On this appeal both Burkhart and Garofalo contend that N.J.S.A. 43:15A-54, the so-called "correction of errors" section, permits them to acquire credits at their previous age and salary, and that they should only make those payments which would have been required had they been members of PERS from the inception of their public employment. The Attorney General contends, consistent with his advice to the Board of PERS, that credits either must be purchased under N.J.S.A. 43:15A-8, based on present age and salary, or alternatively, that if N.J.S.A. 43:15A-54 does apply, its provisions require contributions on the basis of present age and salary. Both parties equivocally concede that N.J.S.A. 43:15A-7.1 may have possible applicability. The issue, then, is one of discerning legislative intent from this perplexing statutory scheme.
We conclude that neither N.J.S.A. 43:15A-8(a) or (b) has applicability. Subsection (a) obtains "if a member of the retirement system has been discontinued from service * * * and he has not withdrawn his accumulated deductions" and he returns to service within five years from the date of discontinuance. Subsection (b) obtains where an employee has withdrawn his accumulated deductions and is thereafter re-enrolled. He may purchase credit for all previous service at a rate based on his age and salary at the time of purchase. Obviously, neither subsection (a) or (b) has any application to Burkhart's and Garofalo's situation.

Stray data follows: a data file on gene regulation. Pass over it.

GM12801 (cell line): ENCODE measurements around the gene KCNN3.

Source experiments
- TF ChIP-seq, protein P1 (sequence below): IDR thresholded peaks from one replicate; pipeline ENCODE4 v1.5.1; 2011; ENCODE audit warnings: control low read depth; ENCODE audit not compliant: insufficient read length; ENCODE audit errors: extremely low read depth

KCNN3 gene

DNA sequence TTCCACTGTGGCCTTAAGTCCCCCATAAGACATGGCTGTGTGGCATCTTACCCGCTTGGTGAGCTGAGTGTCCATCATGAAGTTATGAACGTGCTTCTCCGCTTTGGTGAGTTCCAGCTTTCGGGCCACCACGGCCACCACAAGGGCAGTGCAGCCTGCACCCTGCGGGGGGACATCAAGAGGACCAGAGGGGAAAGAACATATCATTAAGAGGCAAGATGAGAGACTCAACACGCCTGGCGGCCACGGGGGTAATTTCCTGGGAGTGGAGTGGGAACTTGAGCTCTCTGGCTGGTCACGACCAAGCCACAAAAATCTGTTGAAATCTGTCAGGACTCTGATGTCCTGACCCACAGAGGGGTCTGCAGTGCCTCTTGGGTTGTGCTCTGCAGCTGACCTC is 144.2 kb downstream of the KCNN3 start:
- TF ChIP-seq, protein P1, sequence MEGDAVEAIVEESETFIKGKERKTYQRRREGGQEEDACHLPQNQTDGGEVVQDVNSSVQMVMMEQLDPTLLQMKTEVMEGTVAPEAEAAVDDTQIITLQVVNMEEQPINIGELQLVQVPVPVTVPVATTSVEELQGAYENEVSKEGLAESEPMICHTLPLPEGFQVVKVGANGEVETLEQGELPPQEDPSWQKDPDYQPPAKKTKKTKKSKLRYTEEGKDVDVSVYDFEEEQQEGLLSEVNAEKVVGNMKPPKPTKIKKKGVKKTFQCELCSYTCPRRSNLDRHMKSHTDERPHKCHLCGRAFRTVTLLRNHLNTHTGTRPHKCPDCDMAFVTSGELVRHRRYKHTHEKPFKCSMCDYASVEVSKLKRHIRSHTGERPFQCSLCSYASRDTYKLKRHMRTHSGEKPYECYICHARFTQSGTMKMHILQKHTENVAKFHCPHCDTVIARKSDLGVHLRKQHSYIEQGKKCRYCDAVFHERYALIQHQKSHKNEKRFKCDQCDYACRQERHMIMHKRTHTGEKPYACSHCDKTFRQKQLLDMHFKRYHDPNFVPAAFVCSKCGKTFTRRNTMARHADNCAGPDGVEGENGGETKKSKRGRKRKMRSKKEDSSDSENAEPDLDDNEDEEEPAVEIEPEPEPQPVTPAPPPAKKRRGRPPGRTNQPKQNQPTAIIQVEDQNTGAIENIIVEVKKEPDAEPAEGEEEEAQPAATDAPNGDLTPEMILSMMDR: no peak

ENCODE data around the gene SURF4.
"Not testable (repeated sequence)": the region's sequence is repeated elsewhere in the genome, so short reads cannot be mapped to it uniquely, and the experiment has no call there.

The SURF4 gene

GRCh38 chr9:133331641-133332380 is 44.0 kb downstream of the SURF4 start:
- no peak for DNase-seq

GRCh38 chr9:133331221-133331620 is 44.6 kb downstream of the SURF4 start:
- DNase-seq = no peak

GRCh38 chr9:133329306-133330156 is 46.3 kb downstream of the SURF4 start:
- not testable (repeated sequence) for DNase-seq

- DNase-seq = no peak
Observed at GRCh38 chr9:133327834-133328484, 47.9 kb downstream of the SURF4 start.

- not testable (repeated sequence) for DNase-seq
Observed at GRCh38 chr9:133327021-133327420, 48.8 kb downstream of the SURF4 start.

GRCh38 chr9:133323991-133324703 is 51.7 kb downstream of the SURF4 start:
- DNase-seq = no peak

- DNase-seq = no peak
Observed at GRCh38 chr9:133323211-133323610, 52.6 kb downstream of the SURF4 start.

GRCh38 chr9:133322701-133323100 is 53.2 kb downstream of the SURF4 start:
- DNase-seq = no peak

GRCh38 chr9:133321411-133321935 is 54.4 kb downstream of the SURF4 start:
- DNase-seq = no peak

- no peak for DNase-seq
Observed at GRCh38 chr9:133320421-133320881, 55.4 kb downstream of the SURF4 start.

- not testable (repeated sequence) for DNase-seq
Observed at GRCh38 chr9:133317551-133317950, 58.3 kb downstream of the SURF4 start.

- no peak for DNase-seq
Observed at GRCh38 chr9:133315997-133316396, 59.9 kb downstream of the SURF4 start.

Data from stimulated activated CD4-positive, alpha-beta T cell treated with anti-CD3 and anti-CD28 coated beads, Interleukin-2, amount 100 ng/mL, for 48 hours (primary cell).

[158 NJSuper Page 420]
With respect to N.J.S.A. 43:15A-7.1, we are told by the Attorney General that although this section may appear to be facially applicable to the present situation, the administrative practice is not to use this section, "with payment of the penalty by a former employer for late enrollment, where the employee is enrolled at a later date by a subsequent employer." N.J.S.A. 43:15A-7.1 seems to contemplate a delinquent or late filing rather than the correction of an error where an employee was nonculpable. Since the language of N.J.S.A. 43:15A-54 more precisely applies to the factual situation before us, we conclude that N.J.S.A. 43:15A-7.1 should not be invoked. The more specific statute controls over the more general. 2A Sutherland, Statutory Construction (3 ed. rev. 1973), § 51.05 at 315.
N.J.S.A. 43:15A-54, entitled "Correction of errors; approval of prior service credit or credit for all previous service," states in full: